I will tell you a story about problems with crews picking something on their radios and deciding to use it for their own purposes, in spite of official direction. One fall late Hubby and I were camped on the Sierra National Forest south of Clover Meadows. We had a clear view of Mammoth Mtn. over on the Inyo NF. We had that forest in our scanner. All of a sudden, the Inyo's Mammoth Mtn. repeater got very active with what sounded like someone talking car to car. Apparently a couple of fire units from the Six Rivers NF were driving back home from a fire in southern California. The traffic got embarrassing as they started to talk about girlfriends and women they had seen on some of the fires and the conversation got a bit juicy. The coverage of the repeater on Mammoth Mtn. is large, given it's right on the Sierra Nevada crest. What hubby figured out was they were talking on their home forest net direct. That net had a 168.725 output, which was the Inyo's repeater input at the time. Their external tone boxes just happened to be on Tone 2, 123.0, which happens to be the input/output tone for Mammoth Mtn. They had no idea what was happening as they were not scanning or receiving the Inyo's output of 168.1250. No one could on the Inyo could call to tell them this as they are on the east side of the crest and these guys were likely on I-5. Eventually someone from the Inyo figured it out, drove up onto Mammoth Mountain, put their mobile on a group that had the Six Rivers NF in it. They then got on that net and went simplex in an attempt to contact the 6 Rivers crews, being very careful to set their tone box on a tone the Inyo doesn't use, otherwise they would bring up Mammoth or another Inyo repeater. That Inyo signal on 168.725 boomed into our location. Immediately after that call the traffic on the repeater stopped. The Inyo unit called them for a response, but they didn't answer. No surprise. It took Hubby a bit of time to figure out what had happened so that I can now relay the circumstances here. He put 168.7250 into our mobile scanner but from out lower location he could not hear the 6 Rivers people on it direct. Hubby chuckled about it for a week and related the story many times. We just happened to be camped near that huge loop road out of Bass Lake that gives you such a neat view of the upper San Joaquin River drainage at the eastern portion of the loop. The 6 Rivers crew was heard for at least a half hour and someone on the Inyo figured it out and did a very smart thing to stop it. Hubby said that that Inyo employee likely reported this and it got sent on to the 6 Rivers NF. I would likely be someone got a chewing out.

Moral of the story, don't go looking through your radio to find a frequency you think no one else will be using or will hear. Don't use your local frequencies out of your area, some repercussions may ensue.
 

LAflyer

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I just had a look at latest TIPC radio plan load dated April 20th, and 168.350 is listed as "USFS COMMMON USER"

Unless someone can prove and come up with information that 168.350 is a formal frequency utilized locally by VNC for its own agency needs and the corresponding channel number, it will remain under the common federal section.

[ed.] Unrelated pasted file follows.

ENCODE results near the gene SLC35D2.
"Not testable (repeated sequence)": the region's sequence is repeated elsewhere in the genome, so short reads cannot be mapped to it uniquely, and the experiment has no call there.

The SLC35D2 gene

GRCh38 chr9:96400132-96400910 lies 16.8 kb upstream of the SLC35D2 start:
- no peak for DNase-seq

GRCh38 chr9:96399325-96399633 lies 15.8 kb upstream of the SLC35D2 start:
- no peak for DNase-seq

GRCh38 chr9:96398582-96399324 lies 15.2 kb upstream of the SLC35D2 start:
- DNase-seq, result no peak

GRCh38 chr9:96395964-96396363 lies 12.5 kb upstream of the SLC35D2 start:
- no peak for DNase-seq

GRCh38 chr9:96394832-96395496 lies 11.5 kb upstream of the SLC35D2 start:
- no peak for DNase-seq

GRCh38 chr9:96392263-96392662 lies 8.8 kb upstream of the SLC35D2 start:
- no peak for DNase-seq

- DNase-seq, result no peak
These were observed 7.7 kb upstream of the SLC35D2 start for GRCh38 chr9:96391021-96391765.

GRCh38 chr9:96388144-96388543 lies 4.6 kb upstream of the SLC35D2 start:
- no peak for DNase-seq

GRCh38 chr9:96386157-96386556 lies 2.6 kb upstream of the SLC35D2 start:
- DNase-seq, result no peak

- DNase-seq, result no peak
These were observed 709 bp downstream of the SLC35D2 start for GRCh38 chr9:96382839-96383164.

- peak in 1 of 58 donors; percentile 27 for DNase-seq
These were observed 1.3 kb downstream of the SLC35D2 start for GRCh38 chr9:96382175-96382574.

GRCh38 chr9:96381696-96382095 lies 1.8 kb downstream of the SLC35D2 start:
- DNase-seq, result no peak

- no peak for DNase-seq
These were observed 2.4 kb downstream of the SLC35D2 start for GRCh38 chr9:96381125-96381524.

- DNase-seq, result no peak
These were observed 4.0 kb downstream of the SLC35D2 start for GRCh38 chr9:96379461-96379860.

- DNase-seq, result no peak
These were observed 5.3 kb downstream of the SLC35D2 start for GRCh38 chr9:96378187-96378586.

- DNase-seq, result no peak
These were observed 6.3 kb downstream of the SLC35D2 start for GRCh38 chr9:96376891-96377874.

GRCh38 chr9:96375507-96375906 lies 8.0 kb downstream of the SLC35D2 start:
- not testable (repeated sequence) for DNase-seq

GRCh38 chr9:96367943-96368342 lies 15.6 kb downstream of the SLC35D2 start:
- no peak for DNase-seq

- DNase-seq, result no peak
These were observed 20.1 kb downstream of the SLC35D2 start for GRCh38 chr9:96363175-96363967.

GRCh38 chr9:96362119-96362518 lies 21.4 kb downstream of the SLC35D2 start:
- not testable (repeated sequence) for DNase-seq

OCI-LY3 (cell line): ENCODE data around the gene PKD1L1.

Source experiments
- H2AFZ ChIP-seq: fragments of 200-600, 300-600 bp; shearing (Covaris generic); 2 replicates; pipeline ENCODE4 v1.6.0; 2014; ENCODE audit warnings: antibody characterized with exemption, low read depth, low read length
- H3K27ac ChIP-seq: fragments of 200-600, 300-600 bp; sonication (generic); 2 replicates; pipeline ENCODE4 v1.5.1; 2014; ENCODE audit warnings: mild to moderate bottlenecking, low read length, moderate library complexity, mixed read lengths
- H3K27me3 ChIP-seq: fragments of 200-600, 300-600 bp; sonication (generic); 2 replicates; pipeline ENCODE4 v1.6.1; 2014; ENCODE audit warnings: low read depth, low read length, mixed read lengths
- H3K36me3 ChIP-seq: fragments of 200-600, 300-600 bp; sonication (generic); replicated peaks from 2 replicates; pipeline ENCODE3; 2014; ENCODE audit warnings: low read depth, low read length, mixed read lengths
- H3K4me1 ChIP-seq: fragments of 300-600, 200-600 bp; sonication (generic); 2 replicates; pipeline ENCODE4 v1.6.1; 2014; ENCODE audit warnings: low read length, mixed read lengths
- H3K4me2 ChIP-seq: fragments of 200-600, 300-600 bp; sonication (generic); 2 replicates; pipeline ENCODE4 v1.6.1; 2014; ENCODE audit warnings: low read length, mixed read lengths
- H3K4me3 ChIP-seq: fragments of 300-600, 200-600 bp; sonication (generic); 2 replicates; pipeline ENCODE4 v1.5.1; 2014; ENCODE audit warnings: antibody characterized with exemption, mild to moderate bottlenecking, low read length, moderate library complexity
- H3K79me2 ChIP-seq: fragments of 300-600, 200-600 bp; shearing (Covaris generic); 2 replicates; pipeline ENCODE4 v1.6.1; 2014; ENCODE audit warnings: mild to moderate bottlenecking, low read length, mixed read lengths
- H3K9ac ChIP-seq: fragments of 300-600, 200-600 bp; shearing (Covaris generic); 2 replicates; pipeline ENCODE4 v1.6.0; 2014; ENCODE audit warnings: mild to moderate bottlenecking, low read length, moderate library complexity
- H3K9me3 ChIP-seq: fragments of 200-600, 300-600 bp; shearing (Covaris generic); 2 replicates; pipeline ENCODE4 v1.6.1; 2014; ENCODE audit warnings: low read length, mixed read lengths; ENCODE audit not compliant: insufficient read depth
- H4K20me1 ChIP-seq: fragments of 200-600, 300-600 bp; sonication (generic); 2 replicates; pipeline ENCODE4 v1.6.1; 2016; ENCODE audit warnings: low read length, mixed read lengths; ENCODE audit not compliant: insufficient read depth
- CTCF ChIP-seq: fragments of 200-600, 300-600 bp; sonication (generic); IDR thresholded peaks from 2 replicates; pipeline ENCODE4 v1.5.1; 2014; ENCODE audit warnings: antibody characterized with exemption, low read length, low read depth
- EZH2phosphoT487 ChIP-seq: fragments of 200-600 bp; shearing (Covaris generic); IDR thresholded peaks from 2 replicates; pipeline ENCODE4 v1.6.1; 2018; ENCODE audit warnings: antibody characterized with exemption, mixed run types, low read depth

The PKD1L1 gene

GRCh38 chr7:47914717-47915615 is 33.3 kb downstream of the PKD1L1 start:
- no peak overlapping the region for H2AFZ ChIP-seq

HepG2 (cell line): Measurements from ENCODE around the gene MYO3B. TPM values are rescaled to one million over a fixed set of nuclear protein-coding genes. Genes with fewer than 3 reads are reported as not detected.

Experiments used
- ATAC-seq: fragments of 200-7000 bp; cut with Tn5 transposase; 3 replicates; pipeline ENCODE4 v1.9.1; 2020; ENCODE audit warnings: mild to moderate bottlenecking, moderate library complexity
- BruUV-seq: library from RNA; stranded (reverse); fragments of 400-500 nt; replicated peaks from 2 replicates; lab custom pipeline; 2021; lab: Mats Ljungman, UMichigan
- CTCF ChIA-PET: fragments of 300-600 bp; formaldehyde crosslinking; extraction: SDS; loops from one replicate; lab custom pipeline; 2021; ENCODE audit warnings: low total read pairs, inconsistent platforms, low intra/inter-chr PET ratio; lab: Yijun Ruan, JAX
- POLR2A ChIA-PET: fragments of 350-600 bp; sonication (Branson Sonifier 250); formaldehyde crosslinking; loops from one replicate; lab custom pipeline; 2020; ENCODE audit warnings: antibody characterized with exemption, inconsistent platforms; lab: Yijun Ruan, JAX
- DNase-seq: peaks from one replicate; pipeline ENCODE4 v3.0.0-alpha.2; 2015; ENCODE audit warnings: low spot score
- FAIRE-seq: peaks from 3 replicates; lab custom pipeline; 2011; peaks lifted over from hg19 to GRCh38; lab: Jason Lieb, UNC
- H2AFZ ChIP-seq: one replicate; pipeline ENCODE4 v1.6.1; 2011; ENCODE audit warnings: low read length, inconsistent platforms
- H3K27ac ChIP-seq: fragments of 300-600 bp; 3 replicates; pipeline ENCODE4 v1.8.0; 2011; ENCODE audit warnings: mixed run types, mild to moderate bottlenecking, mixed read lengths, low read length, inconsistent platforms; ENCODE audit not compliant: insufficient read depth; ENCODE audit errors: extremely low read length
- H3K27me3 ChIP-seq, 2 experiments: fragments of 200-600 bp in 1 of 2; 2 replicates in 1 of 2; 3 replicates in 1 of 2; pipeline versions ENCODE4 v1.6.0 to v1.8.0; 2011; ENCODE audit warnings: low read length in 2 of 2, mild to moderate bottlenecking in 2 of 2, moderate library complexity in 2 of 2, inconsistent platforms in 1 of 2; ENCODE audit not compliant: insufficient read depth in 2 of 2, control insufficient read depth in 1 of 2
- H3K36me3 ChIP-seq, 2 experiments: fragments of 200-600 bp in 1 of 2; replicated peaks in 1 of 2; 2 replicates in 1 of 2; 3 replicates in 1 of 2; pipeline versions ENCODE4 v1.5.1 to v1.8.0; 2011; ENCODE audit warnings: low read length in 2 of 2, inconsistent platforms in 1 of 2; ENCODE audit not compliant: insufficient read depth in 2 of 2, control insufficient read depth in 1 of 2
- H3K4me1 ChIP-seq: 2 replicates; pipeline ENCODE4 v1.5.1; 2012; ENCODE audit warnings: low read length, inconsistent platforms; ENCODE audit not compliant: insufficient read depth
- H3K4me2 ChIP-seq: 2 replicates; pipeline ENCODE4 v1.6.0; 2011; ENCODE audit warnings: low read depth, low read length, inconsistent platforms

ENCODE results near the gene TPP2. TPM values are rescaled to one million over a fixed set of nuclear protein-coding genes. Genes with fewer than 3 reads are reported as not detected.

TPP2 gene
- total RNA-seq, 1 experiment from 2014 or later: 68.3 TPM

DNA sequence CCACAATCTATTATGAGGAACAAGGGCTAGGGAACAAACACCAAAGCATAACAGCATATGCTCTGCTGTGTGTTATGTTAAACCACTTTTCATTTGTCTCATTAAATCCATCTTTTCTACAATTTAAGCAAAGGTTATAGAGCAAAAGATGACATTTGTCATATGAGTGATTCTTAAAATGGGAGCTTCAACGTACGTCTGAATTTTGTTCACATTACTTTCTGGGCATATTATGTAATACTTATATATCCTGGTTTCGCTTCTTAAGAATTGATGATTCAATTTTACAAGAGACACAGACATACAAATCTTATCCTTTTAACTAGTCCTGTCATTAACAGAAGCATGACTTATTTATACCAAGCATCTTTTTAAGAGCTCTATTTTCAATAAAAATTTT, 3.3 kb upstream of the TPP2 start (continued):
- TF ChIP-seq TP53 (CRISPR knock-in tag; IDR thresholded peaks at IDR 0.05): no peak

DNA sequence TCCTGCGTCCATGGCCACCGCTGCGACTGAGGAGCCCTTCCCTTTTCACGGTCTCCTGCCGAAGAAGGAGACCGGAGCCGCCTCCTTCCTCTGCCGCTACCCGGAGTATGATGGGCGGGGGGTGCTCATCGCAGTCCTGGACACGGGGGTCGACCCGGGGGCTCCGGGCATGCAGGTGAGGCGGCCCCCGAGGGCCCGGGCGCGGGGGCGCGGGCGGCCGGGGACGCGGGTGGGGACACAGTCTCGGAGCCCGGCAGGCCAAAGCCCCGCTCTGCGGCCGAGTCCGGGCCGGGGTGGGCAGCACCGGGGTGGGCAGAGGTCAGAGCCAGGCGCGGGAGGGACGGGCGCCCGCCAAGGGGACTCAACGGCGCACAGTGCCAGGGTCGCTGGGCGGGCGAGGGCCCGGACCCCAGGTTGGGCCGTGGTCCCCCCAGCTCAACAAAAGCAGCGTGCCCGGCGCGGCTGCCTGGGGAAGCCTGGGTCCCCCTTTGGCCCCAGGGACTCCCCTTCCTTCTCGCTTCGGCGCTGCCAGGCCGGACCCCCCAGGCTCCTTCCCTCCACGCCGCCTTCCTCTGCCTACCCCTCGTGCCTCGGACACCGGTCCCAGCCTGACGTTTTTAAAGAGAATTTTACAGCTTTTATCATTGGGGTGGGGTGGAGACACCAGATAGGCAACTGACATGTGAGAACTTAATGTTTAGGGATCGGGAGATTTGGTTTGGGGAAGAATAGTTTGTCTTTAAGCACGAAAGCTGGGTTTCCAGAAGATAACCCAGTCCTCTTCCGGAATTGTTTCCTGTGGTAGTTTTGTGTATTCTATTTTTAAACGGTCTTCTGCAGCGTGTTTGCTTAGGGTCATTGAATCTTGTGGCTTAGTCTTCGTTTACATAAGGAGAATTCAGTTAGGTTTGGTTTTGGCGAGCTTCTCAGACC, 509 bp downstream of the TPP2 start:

kearthfan101

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I just had a look at latest TIPC radio plan load dated April 20th, and 168.350 is listed as "USFS COMMMON USER"

Unless someone can prove and come up with information that 168.350 is a formal frequency utilized locally by VNC for its own agency needs and the corresponding channel number, it will remain under the common federal section.
Actually just found it. Camps Bendix King radio plan shows Zone 6 (Ventura Cnty) Channel 18 as VNC Crew. That being said it probably still might look better as a hyperlink under Ch 4 - VFIRE23 Ch 7 - VFIRE22 Ch 10 - VFIRE26...
83EC285B-F711-4029-B1A3-2BD8EB1A1571.jpeg
 

iscanvnc2

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That verifies 168.35 as officially VNC crew net but the designation as "Channel 18" leads to confusion unless this just the channel number for a radio as VNC 18 is as listed in the RRDB as I can well attest to. I have listened to many ops in the N county on 18 although sometimes it's almost unreadable as the repeaters are up near the Kern county line.

From the DB
151,0100 155.2500 WRAG496 RM 192.8 PL VNC CMD 18 Command 18 - North County West

Solve one problem & another pops up.
 

f40ph

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Remember, just because you found it listed on an app hosted by another agency, doesn't mean it's official nor legal.
 
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iscanvnc2

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My whole point in establishing this thread was to inform those interested that VNC crew net is 168.350. To me as a listener I don't give hoot whether it's legal or not!
 

uman18

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A year or two ago when we had nasty rains, I was heading to a work site on the 33 in Oak View, I got stuck right behind a VNC support truck, they were removing rocks from the road way. I had close capture on my scanner on and a fequency very similar to that or maybe it was that one popped up and I heard them talk to the engine ahread of them, regarding moving to the post office to pump water from he parking lot. It wasnt any of the command or tac channels they use.
 

ChrisE_STB

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That verifies 168.35 as officially VNC crew net but the designation as "Channel 18" leads to confusion unless this just the channel number for a radio as VNC 18 is as listed in the RRDB as I can well attest to. I have listened to many ops in the N county on 18 although sometimes it's almost unreadable as the repeaters are up near the Kern county line.

From the DB
151,0100 155.2500 WRAG496 RM 192.8 PL VNC CMD 18 Command 18 - North County West

Solve one problem & another pops up.
This is Zone 6 Channel 18 in another agencies radio plan not Ventura County Fire. What is listed in the Data Base for Channel 18 is correct.
 

iscanvnc2

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Crew units heard leaving camp at 6:20 p.m. for small brush fire just N of Simi Valley. On scene per CMD 2 at 6:58.
Those of you interested tune to 168.350.